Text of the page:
The emergency budget reserves for the state’s dozen community colleges are nearly empty as college leaders and the governor try to fix the schools’ routine structural deficits for the long term.

Matt Fleury, the chairman of the Board of Regents’ Finance Committee, said during a meeting Thursday that this is the “first time in forever” the reserves have dipped below $10 million.

“This is not a sustainable outlook,” he said of the remaining $9.7 million balance. College officials said they were forced to turn to the reserves in recent weeks in order to close this year’s budget shortfall.

“That is particularly troubling and concerning. This is a low point,” the system’s budget chief, Erika H. Steiner, told the committee. “We are in trouble for [next year] and need some support.”

The community colleges’ $16.8 million anticipated deficit for fiscal 2015 – a nearly 4 percent shortfall in scheduled spending – follows years of the system’s tapping the reserves to close deficits at the schools. Those deficits have been the result of declines in revenue after drops in enrollment, cuts in state support, mandatory 5 percent pay raises for unionized staff and a switch by hundreds of faculty members to a retirement plan that costs the colleges more to fund.

“No wonder the reserves have gone down,” Lester Primus, dean of administration for Capital Community College in Hartford, told the board.

The community colleges over the last three years have used $29.5 million of its reserves to cover its yawning deficits. (See school-by-school breakdown here.)

“We have been just using the reserves constantly. And now we’re basically down to almost nothing,” Regent Gary Holloway, a member of the finance panel, said during a meeting Thursday.

And with looming deficits, college officials have teamed up with Democratic Gov. Dannel P. Malloy to ask the legislature to fund a plan that bails them out next year while also setting in motion a strategy aimed at boosting enrollment to increase tuition revenue.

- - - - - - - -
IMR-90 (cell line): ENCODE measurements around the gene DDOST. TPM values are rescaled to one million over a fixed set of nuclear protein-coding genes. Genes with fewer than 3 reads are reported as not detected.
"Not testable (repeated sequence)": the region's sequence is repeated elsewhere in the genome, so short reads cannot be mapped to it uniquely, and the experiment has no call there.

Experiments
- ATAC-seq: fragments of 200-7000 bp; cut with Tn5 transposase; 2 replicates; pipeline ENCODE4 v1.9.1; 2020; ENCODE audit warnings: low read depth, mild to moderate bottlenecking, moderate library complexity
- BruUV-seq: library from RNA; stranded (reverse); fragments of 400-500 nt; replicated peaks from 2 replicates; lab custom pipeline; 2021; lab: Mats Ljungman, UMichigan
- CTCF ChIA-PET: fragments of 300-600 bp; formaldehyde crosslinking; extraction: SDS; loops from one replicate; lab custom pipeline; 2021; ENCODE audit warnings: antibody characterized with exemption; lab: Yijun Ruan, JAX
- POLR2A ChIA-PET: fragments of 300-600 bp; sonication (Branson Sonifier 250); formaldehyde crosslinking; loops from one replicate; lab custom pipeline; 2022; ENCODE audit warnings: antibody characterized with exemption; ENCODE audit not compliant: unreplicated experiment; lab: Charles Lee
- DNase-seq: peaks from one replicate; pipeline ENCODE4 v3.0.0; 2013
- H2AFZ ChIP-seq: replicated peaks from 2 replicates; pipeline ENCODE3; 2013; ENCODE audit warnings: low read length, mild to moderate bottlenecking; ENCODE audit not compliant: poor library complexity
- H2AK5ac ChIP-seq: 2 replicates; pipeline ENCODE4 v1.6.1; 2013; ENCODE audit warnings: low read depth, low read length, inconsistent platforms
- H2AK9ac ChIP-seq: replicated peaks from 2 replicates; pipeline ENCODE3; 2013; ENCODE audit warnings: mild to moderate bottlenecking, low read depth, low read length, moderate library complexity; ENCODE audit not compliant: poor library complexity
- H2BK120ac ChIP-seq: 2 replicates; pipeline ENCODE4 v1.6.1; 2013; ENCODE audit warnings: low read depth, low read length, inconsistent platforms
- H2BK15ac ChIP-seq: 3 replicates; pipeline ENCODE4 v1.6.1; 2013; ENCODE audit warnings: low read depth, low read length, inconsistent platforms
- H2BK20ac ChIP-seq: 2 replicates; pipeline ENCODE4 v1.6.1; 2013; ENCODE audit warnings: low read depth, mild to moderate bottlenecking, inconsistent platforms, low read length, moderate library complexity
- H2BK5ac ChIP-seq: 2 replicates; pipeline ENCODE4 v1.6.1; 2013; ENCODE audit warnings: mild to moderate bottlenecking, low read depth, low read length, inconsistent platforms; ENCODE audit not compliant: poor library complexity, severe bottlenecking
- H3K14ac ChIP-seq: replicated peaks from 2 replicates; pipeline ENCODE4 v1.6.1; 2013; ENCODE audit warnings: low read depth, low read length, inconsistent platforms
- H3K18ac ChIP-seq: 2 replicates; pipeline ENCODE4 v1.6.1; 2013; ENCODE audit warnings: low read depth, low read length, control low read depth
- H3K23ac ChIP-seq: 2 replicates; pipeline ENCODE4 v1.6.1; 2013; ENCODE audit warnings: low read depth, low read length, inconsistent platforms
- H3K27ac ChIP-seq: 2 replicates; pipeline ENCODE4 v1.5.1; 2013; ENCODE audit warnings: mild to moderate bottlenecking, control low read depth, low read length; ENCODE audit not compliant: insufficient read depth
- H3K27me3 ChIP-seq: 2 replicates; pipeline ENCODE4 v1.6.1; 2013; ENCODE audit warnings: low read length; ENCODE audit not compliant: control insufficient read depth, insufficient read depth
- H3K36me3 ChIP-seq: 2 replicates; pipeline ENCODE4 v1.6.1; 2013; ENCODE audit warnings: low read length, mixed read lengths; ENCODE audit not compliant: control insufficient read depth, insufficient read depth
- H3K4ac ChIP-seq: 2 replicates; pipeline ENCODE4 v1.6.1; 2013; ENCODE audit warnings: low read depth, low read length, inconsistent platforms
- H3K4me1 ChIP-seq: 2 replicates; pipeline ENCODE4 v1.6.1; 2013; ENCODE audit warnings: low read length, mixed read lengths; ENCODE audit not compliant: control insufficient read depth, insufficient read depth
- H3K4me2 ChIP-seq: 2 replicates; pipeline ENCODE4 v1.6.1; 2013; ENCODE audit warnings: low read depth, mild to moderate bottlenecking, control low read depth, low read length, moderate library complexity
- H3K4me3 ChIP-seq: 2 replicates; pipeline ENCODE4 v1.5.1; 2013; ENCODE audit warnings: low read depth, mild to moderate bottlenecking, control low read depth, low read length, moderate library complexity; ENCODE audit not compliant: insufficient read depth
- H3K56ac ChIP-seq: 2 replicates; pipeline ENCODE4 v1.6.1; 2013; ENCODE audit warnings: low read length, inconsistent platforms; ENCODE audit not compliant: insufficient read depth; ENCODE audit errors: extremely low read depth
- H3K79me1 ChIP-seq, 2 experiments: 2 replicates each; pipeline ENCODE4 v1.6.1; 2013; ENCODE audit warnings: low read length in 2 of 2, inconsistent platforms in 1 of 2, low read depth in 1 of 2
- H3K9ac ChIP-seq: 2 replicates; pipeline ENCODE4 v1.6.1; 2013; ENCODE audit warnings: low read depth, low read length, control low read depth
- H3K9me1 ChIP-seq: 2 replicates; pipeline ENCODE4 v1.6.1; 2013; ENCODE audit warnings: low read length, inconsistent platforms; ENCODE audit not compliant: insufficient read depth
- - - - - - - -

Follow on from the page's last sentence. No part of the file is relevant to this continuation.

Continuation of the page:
“It’s a new paradigm,” said Gregory Gray, president of the college system that includes the community colleges, the four Connecticut State Universities and online state college. “We have to increase enrollment.”

The 12 community colleges have an enrollment of 31,000 full-time students.

The system is budgeting for tuition revenue from an additional 7,000 students by fall semester. This follows years of steady decreases in enrollment and fewer high school seniors (the traditional college-bound students) graduating each year.

“And when do you know you have a problem?” Holloway asked, referring to whether the increased enrollment strategy has worked.

Gray said he will be able to tell by Sept. 1 if the strategy to offer students one free course for every class they pay for has enticed the 7,000 additional students to enroll.

“I hope the board understands the bet they’re making,” Holloway said.

The panel Thursday also voted to increase tuition and fees by 2 percent next school year, which will cover one-third of the system’s overall $42.1 million deficit. To close the remaining gap, the schools are depending on an increase in state funding and the influx in student enrollment.

“We believe 2 percent is a reasonable tuition hike, and we will still be able to pay our bills. Of course there are some uncertainties,” Gray said.

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Jacqueline Rabe Thomas

Jacqueline was CT Mirror’s Education and Housing Reporter, and an original member of the CT Mirror staff, joining shortly before our January 2010 launch. Her awards include the best-of-show Theodore A. Driscoll Investigative Award from the Connecticut Society of Professional Journalists in 2019 for reporting on inadequate inmate health care, first-place for investigative reporting from the New England Newspaper and Press Association in 2020 for reporting on housing segregation, and two first-place awards from the National Education Writers Association in 2012. She was selected for a prestigious, year-long Propublica Local Reporting Network grant in 2019, exploring a range of affordable and low-income housing issues. Before joining CT Mirror, Jacqueline was a reporter, online editor and website developer for The Washington Post Co.’s Maryland newspaper chains. Jacqueline received an undergraduate degree in journalism from Bowling Green State University and a master’s in public policy from Trinity College.

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